arms; and another, a mom, who lost one of her lips, but still spoke about her children, thanking God out loud that they
weren't on the plane with her.
Today, at the approach of the Day Free Bird died - a reference to the band's anthem - people like Richardson, the
people of Amite and Pike counties who were there, don't pretend to make sense of the tragedy 30 years later. They draw
no life lessons, except maybe one or two.
One: Sometimes, people die for no reason.
Two: Sometimes, certain smells stay with you.
"As a matter of fact," says Richardson of Magnolia, "after the crash, somebody in the band gave my sister an album they
were just about to release.
"There's a song on it: That Smell.
"I think someone in the family still has it."
It was late afternoon when the plane flew low over Delaware Avenue in McComb.
"I thought it was going to the airport," says John Thompson Jr., "which is what they should have done. It was so close.
"About three miles away."
Thompson, who turns 82 on Monday, was mayor of McComb.
In January 1975, a category 4 tornado had butchered his town, killing nine people, injuring 210.
By comparison, the plane crash several miles away wouldn't seem so bad. But it was bad enough.
The pilot's goal had been Baton Rouge. But his plane ran out of fuel. He made it no farther than a patch of woods near a
creek at the corner of three different pieces of property.
The owners were Johnny Mote, Fernwood Industries and Connie Richardson's parents.
"I remember the day after the crash, a radio station played nothing but Lynyrd Skynyrd tunes," Thompson says.
"I had a couple of retail stores then, with some young guys working for me. They were hooting and a-hollering about it.
"Until then, I had no earthly idea of who Lynyrd Skynyrd was. I'm a Glenn Miller type."
Glenn Miller, a popular big- band leader, disappeared over the English Channel in 1944.
He was on a plane.
David Williams, who was 14 at the time, saw something flying high over his home in Gillsburg.
An hour or so later, he would be holding a flashlight over bodies in its wreckage.
"I didn't know it was an airplane I had seen," he says. "It looked like a bird as far as I could tell. I was just a city kid who
had arrived there recently.
"I was chasing girls, not airplanes."
Four bodies lay outside Renan Richmond's office.
One was Cassie Gaines, a singer with the band. Five other people had died as well: band members Ronnie Van Zant and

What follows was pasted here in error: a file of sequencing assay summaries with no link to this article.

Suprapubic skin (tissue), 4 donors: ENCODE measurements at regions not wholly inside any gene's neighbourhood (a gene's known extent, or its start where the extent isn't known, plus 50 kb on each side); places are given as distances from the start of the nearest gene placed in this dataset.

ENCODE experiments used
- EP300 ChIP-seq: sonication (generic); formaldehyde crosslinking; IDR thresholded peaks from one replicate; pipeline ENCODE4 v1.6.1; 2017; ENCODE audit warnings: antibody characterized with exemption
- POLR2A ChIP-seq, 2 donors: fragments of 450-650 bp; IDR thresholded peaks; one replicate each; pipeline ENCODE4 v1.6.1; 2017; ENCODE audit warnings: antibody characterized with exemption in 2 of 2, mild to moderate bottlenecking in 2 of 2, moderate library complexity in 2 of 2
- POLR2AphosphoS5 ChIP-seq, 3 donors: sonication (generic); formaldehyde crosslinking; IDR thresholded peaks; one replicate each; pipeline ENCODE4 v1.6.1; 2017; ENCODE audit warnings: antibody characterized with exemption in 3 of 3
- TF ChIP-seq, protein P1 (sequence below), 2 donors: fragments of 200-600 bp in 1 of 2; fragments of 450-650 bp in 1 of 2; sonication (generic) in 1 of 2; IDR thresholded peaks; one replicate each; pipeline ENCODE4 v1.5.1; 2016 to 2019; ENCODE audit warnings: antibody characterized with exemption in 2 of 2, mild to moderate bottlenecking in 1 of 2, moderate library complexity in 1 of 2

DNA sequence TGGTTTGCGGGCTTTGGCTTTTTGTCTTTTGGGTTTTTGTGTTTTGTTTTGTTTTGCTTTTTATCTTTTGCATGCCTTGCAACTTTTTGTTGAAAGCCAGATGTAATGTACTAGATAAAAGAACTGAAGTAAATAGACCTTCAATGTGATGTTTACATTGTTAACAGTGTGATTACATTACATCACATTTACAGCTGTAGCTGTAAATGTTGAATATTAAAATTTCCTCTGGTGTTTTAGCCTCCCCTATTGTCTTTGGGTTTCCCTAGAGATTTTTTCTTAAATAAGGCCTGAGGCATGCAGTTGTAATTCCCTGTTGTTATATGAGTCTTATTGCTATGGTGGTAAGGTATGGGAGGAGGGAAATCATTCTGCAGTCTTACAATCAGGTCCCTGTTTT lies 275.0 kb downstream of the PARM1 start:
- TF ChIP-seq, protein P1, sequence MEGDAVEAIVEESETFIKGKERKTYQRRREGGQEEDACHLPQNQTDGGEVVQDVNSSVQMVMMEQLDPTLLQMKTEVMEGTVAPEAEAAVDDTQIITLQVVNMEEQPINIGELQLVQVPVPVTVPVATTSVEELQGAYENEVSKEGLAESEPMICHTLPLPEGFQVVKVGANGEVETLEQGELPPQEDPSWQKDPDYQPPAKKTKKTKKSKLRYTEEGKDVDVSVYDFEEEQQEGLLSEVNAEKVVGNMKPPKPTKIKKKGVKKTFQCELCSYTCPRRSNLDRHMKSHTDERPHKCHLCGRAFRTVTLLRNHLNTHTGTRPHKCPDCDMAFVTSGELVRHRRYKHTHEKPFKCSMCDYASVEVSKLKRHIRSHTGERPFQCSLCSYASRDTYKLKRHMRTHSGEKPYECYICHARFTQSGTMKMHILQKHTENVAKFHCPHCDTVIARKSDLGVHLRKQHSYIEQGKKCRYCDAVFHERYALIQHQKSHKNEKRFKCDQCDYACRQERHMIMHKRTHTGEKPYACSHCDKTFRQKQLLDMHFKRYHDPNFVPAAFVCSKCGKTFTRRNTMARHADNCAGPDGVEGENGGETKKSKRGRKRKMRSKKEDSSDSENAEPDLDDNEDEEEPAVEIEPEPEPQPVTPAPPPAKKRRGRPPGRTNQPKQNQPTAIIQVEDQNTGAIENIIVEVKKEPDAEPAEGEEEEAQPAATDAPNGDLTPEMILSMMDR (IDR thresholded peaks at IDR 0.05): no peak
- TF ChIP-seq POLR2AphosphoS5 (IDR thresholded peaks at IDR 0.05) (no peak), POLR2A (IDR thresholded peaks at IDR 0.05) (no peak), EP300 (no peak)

Steve Gaines, assistant road manager Dean Kilpatrick, pilot Walter McCreary and co-pilot William Gray.
"We had a small morgue, that's why some were initially brought to the hall," Richmond says.
"Working in a hospital, I had seen some pretty bad things. I just did what my job called for."
Richmond's job at the time was administrative assistant at Southwest Mississippi Regional Medical Center in McComb.
Nineteen of the 20 survivors went there first; the 20th went to another area hospital.
It was Richmond who called the National Guard and asked for helicopters and a truck for the rescue mission in the woods.
"I was in the National Guard at the time," says Richmond, 73.
"Two National Guard helicopters went out there, and one Coast Guard helicopter, which had a monstrous light on the
"We worked all night at the hospital. I got home about 3 or 4 in the morning. I had gotten calls from around the world.
"I didn't know what a Lynyrd Skynyrd was. All these calls, asking if Lynyrd had been killed."
Van Zant, the lead singer, was often mistaken for "Lynyrd."
But the passengers who did, and their families and hangers-on, were grateful to the rescuers and medical staff,
Richmond says. All but one.
"About 8 p.m. the next night, the sheriff came in and went up to one of them. I don't know who it was. Not a band member,
but someone who worked for the band.
"The sheriff said he had $89,000 he and his men had found scattered in the woods. The guy's comment was, 'Where's
the other $5,000?' "
"For a rural town, that type of personality was a change."
Jacquelyn Cooper, Jacquelyn and her mother Connie, and Jacquelyn & Gene Odom